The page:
Kalonji T. Olusegun
2nd Vice President, Provisional Government- Republic of New Afrika, Founding lifetime member National Coalition Of Blacks for Reparations in America, NCOBRA: Trustee, Div. 330 UNIA/ACL

Donna Paluch
Loyola College of Law, New Orleans

Thea Patterson
Women's Health and Justice Initiative, New Orleans

J. Nash Porter
Documentary Photographer and Co-founder of Cultural Crossroads, Inc., Baton Rouge

Gloria Powers
Arts Project Manager NOLA

Valerie M. Prier

Bill Quigley
Loyola Professor of Law, New Orleans

Linda Santi, New Orleans

Roxanne Saucier
Student, New Orleans

Tony Sferlazza
Director of Plenty International NOLA

Heidi Lee Sinclair, MD, MPH
Baton Rouge Children's Health Project
Baton Rouge

Carole Smith
fine artiste (and i deserve to be kissed!)
Florence, AL

Justin Stein
Neighborhood Relations Coordinator and Community Mediator, Common Ground Health Clinic, New Orleans

Audrey Stewart

Paul Troyano
New Orleans

Tracie L. Washington, Esq.,
Director, NAACP Gulf Coast Advocacy Center, New Orleans

Scott Weinstein
former co-director of the Common Ground Health Clinic, New Orleans

Melissa Wells, New Orleans,

Jerald L. White
Bottletree Productions, New Orleans

Melissa Wells, New Orleans,

George "Loki" Williams
Founder, New Orleans Oral History Project / Humid City

Morgan Williams
Student Hurricane Network, Co-founder
New Orleans

Tyler Wilson, Rn,
Pediatric Registered Nurse

Gina Womack
Families and Friends of Louisiana 's Incarcerated Children

Signatures from Activists and Allies outside the Gulf region:

Jim Ace
UNtraining White Liberal Racism
San Francisco

Ujju Aggarwal
Center for Immigrant Families, New York City

Kirsten Angel-Lambert
Art Educator

Denise Barnes
Prison Families Community Forum

Scott A. Barton
Board Member, Southern Foodways Alliance, Willie Mae’s Scotch House Restoration Project

Beverly Bell
Coordinator, Other Worlds collaborative, Albuquerque/New Orleans

Charles Boylan
Producer/Co-Host Wake Up With Co-Op!CFRO 102.7 FM
Vancouver, BC

James M. Branum
GI Rights Lawyer / Texoma Regional Vice President, National Lawyers Guild, Oklahoma City, OK

Ingrid Chapman
Catalyst Project and Critical Resistance Oakland

Kym Clark
Founder, Prison Families Community Forum

Chris Crass
Coordinator, Catalyst Project San Francisco

Roxanne Dunbar-Ortiz
Writer and University Professor, San Francisco

Hannah Eller-Isaacs
Unitarian Universalist Association St.Paul, Minnesota.

Cathey Golden
native New Orleanian
residing in Boston, Massachusetts

Ramon Golden
Boston, Massachusetts

Priscilla Gonzalez
Center for Immigrant Families, New York City

Kevin Alexander Gray
organizer & writer, Harriet Tubman Freedom House Project
Columbia, South Carolina

Saib Isa
Software Quality Assurance Engineer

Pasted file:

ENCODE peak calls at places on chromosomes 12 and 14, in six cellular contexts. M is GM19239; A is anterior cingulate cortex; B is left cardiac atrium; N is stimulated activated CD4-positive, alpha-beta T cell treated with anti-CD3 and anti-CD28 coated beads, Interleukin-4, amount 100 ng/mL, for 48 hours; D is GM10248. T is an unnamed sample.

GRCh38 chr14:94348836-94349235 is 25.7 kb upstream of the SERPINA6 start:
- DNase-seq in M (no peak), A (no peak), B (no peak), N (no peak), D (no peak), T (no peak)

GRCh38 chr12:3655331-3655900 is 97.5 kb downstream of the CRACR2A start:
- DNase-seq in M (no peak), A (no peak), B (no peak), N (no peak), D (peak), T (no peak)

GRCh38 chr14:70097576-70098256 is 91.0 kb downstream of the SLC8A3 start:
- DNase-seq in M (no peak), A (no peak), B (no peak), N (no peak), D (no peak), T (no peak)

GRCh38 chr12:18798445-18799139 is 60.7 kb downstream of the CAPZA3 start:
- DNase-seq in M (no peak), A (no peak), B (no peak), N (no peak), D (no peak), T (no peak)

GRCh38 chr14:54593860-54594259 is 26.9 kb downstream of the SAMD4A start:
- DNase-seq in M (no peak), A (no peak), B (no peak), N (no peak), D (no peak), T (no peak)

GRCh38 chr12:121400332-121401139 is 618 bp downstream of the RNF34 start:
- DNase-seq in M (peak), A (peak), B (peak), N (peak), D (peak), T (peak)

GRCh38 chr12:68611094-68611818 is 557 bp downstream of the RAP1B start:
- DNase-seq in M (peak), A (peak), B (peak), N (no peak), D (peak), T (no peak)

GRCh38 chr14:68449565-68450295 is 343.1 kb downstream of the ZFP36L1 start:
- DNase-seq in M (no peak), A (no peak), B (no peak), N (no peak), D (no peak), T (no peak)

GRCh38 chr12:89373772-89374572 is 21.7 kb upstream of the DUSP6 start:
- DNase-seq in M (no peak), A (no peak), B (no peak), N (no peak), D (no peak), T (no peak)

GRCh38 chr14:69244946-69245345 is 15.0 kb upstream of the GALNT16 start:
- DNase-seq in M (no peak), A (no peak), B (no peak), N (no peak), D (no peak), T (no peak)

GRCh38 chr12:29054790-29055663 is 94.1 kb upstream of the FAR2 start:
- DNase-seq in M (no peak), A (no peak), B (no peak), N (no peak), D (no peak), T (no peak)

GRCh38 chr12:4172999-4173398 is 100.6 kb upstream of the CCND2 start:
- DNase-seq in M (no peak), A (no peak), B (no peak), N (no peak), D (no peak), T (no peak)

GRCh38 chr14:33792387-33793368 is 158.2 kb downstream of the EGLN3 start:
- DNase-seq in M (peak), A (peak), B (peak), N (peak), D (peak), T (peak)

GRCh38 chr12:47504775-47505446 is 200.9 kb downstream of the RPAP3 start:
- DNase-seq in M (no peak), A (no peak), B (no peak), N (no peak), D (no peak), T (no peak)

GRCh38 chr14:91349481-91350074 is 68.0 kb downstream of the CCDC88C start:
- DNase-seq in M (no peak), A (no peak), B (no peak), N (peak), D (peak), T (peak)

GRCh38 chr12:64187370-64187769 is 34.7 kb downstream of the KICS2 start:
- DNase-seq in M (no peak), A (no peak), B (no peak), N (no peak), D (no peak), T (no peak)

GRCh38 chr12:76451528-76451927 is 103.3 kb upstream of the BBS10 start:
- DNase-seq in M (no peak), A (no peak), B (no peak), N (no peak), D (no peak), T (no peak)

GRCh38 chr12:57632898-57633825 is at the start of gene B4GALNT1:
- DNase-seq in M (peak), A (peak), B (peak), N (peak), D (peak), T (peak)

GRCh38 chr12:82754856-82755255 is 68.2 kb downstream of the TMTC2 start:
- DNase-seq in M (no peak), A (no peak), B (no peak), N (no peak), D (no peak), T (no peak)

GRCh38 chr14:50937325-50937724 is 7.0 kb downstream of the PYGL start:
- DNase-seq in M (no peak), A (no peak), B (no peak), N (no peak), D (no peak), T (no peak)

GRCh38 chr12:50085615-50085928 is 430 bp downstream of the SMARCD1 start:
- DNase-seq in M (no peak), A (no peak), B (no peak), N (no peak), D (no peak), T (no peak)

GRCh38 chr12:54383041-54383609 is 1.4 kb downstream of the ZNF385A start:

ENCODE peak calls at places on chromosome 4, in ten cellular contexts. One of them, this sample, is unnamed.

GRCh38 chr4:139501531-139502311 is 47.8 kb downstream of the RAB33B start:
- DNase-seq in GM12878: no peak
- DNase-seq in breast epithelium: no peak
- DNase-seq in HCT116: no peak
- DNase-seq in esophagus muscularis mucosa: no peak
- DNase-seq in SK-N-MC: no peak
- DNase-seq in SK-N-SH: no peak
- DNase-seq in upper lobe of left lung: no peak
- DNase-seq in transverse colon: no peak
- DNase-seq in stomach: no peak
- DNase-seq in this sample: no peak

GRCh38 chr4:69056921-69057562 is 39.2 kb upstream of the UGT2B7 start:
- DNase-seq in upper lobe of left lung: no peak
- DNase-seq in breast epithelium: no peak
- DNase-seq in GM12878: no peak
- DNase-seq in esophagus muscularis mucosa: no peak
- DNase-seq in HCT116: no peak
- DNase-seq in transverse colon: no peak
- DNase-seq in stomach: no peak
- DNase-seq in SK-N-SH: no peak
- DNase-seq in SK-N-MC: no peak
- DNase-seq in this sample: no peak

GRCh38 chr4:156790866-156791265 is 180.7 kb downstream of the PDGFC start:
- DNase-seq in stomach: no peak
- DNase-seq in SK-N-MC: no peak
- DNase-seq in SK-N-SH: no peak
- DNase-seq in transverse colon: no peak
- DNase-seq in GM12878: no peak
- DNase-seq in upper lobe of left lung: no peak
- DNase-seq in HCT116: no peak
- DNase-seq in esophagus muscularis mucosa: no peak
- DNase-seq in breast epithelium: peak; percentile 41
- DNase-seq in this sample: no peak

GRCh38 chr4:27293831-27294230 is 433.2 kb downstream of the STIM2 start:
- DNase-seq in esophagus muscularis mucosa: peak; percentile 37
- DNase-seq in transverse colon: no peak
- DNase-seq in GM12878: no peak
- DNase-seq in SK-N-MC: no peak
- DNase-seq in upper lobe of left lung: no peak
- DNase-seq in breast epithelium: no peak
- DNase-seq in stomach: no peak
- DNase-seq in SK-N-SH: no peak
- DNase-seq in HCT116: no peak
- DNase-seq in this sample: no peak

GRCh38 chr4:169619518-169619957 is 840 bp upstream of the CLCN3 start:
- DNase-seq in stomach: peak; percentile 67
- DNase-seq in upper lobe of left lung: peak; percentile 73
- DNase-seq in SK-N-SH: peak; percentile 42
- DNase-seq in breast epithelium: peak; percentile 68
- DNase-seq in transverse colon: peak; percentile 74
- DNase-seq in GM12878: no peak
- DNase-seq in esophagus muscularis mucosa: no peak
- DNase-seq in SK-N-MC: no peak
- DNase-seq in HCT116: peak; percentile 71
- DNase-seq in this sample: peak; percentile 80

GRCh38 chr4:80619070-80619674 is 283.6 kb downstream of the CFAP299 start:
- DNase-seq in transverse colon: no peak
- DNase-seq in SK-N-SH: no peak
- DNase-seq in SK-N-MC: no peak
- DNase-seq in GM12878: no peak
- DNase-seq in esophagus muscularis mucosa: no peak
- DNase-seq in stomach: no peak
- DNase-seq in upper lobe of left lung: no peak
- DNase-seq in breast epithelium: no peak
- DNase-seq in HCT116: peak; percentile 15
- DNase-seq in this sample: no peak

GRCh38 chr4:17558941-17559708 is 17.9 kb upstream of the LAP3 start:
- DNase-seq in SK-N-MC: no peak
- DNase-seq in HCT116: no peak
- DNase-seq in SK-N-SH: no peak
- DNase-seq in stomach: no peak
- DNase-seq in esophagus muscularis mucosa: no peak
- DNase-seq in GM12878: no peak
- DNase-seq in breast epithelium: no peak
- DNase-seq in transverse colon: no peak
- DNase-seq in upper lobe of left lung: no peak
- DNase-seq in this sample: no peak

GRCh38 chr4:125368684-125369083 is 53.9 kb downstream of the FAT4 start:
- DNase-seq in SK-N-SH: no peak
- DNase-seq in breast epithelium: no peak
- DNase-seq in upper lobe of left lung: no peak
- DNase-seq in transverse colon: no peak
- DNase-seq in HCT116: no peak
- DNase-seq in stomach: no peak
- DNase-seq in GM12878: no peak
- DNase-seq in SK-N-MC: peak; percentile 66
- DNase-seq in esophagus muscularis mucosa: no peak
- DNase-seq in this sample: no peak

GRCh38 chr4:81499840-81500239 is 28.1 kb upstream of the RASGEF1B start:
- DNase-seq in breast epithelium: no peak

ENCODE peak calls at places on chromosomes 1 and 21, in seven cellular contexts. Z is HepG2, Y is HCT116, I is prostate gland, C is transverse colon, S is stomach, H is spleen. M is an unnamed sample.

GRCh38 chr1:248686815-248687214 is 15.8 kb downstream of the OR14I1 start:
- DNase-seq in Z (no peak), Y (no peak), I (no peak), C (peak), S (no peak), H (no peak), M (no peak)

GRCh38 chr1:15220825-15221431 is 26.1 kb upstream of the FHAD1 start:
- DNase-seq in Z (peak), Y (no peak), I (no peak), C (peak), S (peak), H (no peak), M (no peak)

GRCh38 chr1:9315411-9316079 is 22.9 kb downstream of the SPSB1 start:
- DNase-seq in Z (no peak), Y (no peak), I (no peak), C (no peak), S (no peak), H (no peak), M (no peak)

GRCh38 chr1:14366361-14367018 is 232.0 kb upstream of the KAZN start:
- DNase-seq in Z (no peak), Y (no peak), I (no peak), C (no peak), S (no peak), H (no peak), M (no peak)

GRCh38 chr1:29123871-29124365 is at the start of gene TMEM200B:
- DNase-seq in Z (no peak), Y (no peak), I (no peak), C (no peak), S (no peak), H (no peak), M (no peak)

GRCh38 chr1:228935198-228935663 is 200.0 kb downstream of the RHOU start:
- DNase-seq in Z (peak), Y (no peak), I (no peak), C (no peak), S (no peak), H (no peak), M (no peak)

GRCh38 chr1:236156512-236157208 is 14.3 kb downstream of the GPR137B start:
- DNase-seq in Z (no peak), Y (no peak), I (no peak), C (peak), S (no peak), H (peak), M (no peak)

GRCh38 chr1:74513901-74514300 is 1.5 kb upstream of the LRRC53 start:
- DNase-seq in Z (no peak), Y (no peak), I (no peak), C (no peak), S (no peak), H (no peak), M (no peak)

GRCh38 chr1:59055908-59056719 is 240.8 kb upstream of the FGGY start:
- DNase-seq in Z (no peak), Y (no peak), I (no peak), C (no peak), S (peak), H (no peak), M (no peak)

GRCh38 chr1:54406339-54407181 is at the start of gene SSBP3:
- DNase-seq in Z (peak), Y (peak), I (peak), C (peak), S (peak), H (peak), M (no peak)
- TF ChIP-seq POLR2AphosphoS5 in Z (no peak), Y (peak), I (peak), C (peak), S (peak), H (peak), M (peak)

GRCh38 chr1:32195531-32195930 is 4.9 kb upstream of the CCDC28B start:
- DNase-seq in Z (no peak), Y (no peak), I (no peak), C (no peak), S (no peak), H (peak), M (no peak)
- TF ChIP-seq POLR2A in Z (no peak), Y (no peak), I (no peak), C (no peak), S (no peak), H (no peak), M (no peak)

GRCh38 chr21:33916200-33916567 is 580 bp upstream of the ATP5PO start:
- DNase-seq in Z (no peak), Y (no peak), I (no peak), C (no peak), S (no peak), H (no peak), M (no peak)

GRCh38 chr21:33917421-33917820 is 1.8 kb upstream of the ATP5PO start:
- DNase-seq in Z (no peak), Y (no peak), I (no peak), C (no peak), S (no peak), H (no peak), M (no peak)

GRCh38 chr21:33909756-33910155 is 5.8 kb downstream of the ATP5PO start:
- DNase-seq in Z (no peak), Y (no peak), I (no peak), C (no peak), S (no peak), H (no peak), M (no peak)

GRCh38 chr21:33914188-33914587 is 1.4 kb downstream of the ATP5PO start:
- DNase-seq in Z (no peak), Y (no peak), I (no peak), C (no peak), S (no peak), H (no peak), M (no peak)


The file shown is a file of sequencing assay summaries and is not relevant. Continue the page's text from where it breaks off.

Montreal, Quebec, Canada

John Janovy, Jr.
Lincoln, Nebraska

William M. Johnson
New York Rep. Common Ground

Chris Kromm
Executive Director, Institute for Southern Studies

Prita Lal
Center for Immigrant Families, New York City

Jen Marlowe

Sharon Martinas
Challenging White Supremacy workshop, San Francisco

Pilar Maschi
Critical Resistance, membership and leadership development director, nyc

Molly McClure
Catalyst Project,Oakland

Saiya Miller
student, Simon's Rock College of Bard
Great Barrington, MA

Meshá Mongé-Irizarry
Idriss Stelley Foundation , Law Enforcement Accountability

Christopher Monson
Architect and educator, Starkville, Mississippi

Claudia Montesinios
Architect, Atlanta

Jovita Natal
Prison Families Community Forum

Donna Nevel
Center for Immigrant Families, New York City

Cheri O'Donoghue
Prison Families Community Forum

Ricky O'Donoghue
Prison Families Community Forum

Beatrice Parwatikar
Pax Christi USA Ambassador of Peace / INCITE Women of Color Against Violence, Shoreham, VT

Ed Pearl
formerly of SNCC's Free Southern Theater, Los Angeles

Lydia Pelot-Hobbs
student Oberlin College, Ohio
former member of Common Ground Anti-Racist Working Group

Kyung Ji Kate Rhee
Executive Director | Prison Moratorium Project

Marc Rodrigues
Student/Farmworker Alliance Immokalee, Florida

Marion Rodriguez
Organizer, NY Campaign for Telephone Justice/Prison Families Community Forum

Gabriel Sayegh
Project Director, Drug Policy Alliance, NY

Mikell Grafton Skinner
Louisville, KY

Susan Slohm
Organizer with SEIU
Albuquerque, NM

Matthew Smith
Architect, Seattle Right of Return Committee
(formerly representing Architects/Designers/Planners for Social Responsibility)

Rebecca Solnit
San Francisco

Hon Andrew L. Somers Jr. (ret.)
retired Judge , Fitchburg, Wisconsin

Stephen Steinberg
Professor, Urban Studies Department, Queens College
New York City

Ken Stowar
Programme Director for CIUT 89.5FM the University of Toronto Community Radio station, Toronto, Canada

Uda Olabarria Walker
Left Turn Magazine
San Francisco, Ca.

Ivey Walton
Prison Families Community Forum

Sara Williams PAC
Carolina Peace Resource Center

Emily Winkelstein
Harm Reductionist and activist, Brooklyn, NY

Daniel Wolff
Nyack, N.Y.